Today's Gospel in Art - The beheading of John the Baptist


Apparition of the Head of St John the Baptist,  by Gustave Moreau 1876 © Fogg Museum, Harvard Art Museums, Cambridge, Massachusetts

Apparition of the Head of St John the Baptist, by Gustave Moreau 1876 © Fogg Museum, Harvard Art Museums, Cambridge, Massachusetts

Gospel of 1st August 2020 - Matthew 14:1-12

Herod the tetrarch heard about the reputation of Jesus, and said to his court, 'This is John the Baptist himself; he has risen from the dead, and that is why miraculous powers are at work in him.'

Now it was Herod who had arrested John, chained him up and put him in prison because of Herodias, his brother Philip's wife. For John had told him, 'It is against the Law for you to have her.' He had wanted to kill him but was afraid of the people, who regarded John as a prophet. Then, during the celebrations for Herod's birthday, the daughter of Herodias danced before the company, and so delighted Herod that he promised on oath to give her anything she asked. Prompted by her mother she said, 'Give me John the Baptist's head, here, on a dish.' The king was distressed but, thinking of the oaths he had sworn and of his guests, he ordered it to be given her, and sent and had John beheaded in the prison. The head was brought in on a dish and given to the girl, who took it to her mother. John's disciples came and took the body and buried it; then they went off to tell Jesus.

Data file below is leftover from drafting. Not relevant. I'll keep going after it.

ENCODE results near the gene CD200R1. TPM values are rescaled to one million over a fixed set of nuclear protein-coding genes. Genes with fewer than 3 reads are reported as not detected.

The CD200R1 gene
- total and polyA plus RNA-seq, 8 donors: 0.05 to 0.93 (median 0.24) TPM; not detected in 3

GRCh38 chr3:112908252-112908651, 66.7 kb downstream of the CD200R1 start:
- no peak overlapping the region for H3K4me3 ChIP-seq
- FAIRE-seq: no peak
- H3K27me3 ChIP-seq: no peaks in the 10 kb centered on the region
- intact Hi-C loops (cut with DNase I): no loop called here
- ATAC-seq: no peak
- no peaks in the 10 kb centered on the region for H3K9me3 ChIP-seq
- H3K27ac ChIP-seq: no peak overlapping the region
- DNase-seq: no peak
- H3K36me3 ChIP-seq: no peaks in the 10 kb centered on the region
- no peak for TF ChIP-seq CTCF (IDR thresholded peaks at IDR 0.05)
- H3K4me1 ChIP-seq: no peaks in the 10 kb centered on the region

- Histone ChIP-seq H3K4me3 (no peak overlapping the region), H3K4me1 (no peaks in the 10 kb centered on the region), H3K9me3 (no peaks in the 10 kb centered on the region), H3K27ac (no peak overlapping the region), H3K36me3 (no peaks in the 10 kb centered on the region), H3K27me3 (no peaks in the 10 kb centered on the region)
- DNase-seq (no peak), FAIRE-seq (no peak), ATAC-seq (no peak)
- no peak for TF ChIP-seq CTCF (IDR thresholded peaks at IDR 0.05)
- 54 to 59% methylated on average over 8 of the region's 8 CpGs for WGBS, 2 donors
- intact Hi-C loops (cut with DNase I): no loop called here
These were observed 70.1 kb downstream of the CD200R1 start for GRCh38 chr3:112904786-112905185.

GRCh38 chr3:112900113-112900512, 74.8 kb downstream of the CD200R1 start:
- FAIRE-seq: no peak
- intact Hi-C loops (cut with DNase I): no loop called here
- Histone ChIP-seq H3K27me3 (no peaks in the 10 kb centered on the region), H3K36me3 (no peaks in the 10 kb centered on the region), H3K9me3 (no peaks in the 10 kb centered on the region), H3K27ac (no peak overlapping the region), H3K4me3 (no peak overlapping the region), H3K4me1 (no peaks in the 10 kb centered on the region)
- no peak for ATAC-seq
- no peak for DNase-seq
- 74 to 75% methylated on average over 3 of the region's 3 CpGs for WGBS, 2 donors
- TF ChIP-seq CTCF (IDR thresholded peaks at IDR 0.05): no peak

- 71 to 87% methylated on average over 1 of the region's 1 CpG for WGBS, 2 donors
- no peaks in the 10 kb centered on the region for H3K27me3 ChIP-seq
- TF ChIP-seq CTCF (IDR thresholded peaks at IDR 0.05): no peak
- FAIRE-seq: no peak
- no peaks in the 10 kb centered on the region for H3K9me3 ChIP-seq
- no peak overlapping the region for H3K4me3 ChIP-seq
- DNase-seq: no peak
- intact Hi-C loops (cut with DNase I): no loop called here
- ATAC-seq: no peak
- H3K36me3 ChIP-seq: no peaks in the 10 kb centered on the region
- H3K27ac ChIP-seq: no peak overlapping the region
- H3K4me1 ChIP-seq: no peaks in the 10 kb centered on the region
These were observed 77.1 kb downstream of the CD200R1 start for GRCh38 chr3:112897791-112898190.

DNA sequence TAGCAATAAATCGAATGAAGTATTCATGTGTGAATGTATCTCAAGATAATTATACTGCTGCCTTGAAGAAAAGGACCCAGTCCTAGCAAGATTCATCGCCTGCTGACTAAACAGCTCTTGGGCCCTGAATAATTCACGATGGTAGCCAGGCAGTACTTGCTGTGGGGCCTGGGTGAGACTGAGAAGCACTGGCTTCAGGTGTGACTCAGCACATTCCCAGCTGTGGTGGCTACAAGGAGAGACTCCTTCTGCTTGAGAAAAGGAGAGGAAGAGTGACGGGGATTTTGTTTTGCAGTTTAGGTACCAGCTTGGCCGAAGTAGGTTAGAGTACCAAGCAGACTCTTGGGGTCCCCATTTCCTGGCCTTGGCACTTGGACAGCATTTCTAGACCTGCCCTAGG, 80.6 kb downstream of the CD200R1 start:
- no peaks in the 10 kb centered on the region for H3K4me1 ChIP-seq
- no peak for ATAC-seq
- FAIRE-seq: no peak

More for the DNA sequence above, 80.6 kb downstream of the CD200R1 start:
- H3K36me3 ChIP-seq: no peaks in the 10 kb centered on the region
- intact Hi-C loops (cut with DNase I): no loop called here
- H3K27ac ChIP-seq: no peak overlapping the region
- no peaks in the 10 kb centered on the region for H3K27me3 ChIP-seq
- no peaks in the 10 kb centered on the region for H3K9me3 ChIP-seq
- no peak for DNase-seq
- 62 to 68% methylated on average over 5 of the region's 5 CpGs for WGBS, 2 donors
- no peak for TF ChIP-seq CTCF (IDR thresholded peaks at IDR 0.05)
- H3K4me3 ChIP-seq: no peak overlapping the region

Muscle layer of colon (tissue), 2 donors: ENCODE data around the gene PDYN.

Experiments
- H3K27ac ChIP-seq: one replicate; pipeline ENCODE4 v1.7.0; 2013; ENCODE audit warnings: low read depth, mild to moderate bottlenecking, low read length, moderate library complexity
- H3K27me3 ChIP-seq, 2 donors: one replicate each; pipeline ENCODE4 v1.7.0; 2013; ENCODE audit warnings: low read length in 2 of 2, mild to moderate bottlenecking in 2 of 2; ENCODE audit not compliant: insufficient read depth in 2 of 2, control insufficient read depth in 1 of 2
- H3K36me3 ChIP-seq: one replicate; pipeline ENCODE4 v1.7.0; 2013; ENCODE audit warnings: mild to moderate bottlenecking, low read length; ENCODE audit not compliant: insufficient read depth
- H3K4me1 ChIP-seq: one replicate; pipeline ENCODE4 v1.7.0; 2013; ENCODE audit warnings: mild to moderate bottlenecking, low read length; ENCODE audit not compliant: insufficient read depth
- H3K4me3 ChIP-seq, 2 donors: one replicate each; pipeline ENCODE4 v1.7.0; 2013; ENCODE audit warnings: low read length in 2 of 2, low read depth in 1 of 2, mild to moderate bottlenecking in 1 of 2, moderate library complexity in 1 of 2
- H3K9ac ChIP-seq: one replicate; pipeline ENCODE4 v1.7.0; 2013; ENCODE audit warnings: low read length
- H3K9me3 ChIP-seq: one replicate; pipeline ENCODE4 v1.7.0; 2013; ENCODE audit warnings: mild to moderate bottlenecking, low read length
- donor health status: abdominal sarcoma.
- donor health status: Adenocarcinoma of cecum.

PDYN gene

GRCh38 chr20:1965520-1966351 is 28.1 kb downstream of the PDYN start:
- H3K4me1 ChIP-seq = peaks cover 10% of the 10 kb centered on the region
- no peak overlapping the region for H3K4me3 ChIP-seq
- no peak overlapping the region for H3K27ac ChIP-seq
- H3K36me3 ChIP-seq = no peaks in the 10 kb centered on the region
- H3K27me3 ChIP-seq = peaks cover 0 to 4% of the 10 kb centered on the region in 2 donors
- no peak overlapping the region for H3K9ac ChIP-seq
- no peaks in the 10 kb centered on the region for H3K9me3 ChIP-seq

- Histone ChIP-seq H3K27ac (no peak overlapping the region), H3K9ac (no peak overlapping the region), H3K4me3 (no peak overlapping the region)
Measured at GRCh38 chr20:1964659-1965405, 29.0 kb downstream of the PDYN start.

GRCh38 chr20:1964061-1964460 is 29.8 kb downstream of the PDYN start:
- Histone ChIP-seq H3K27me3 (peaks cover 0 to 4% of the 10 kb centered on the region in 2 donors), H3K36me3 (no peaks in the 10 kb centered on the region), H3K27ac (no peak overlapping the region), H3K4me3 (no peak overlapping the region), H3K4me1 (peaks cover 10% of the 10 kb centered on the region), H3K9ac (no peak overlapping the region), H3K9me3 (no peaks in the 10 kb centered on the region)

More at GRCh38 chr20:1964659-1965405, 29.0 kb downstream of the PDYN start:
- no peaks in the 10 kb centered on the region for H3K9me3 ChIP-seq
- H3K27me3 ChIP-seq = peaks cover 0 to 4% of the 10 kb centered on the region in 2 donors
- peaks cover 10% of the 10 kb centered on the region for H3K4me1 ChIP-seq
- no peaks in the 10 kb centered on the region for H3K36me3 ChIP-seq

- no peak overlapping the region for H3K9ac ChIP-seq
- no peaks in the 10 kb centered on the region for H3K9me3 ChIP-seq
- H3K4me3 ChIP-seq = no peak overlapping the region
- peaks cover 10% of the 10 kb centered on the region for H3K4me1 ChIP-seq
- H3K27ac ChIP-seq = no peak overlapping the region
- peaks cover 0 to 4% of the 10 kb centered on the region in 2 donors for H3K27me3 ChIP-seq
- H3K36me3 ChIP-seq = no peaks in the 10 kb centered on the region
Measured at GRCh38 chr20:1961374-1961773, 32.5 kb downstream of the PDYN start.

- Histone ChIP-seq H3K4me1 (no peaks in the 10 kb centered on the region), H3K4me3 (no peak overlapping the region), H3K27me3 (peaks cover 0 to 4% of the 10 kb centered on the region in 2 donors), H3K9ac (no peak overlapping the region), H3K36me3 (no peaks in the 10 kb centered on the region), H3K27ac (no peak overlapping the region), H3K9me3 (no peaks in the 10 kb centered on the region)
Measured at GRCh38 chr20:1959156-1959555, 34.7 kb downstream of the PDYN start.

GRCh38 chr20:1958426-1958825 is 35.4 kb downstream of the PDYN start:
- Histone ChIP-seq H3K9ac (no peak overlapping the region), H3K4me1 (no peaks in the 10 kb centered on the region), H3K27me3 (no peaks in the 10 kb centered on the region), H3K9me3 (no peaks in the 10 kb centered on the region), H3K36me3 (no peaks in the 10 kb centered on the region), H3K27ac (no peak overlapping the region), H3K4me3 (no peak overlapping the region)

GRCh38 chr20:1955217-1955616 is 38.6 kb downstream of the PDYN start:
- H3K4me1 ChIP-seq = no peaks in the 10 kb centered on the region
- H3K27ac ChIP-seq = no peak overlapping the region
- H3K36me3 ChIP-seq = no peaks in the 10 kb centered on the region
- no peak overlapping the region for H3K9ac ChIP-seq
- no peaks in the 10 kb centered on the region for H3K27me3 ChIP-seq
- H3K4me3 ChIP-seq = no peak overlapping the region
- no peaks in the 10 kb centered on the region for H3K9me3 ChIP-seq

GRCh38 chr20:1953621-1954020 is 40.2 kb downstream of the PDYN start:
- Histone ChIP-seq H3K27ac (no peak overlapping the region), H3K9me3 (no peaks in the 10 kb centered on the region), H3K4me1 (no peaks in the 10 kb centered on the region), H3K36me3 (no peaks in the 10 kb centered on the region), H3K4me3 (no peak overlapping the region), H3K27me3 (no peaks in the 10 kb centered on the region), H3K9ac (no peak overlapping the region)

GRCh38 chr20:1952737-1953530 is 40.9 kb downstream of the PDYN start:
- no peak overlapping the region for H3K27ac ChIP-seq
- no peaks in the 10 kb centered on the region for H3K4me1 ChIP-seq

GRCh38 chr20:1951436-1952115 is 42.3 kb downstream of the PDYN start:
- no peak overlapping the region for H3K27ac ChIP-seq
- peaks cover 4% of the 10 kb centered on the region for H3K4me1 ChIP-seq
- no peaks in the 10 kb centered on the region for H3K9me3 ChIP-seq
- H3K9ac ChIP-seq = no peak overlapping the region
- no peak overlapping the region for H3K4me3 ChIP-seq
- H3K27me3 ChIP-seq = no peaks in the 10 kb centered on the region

Reflection on the Painting

This haunting picture, by Gustave Moreau, is a striking depiction of today's Gospel reading where we read how Salome danced for her stepfather on his birthday. Seduced by her performance, he offered her anything within his power as a reward. Not knowing what to ask for, she consulted her mother who told her to demand the head of St John the Baptist. In our painting the severed head, with a cascade of blood, stares from mid-air at the bejewelled, richly and scantily clad princess, who points to her trophy. A black panther lies at her feet. Look at the eyes of Salome and then St John's expression. The eyes express two different worlds. Herod is placed in the shadows at the left, opposite the radiant head of Saint John the Baptist. Oscar Wilde wrote his play Salome after seeing this very painting.

The sadness of the Gospel reading of today lies in the contrast between John and those responsible for his death. Saint John the Baptist, a God loving man, is completely different to Salome, who had a complete lack of conscience. She showed no comprehension of right or wrong. Even when the plate holding St John's head was presented to her, we read that she just took it to her mother without any sign of horror or remorse on seeing the gruesome blood-filled platter. At the end of the day Salome was the product of the environment in which she grew up, which included hatred, revenge, murder… The environment in which we grow up, nurtures who we become. As such we are all called to provide a Christlike environment around us…

LINKS

Today's story - https://christian.art/en/daily-gospel-reading/500

Christian Art - www.christian.art


Tags: Christian Art, Patrick van der Vorst, Gustave Moreau

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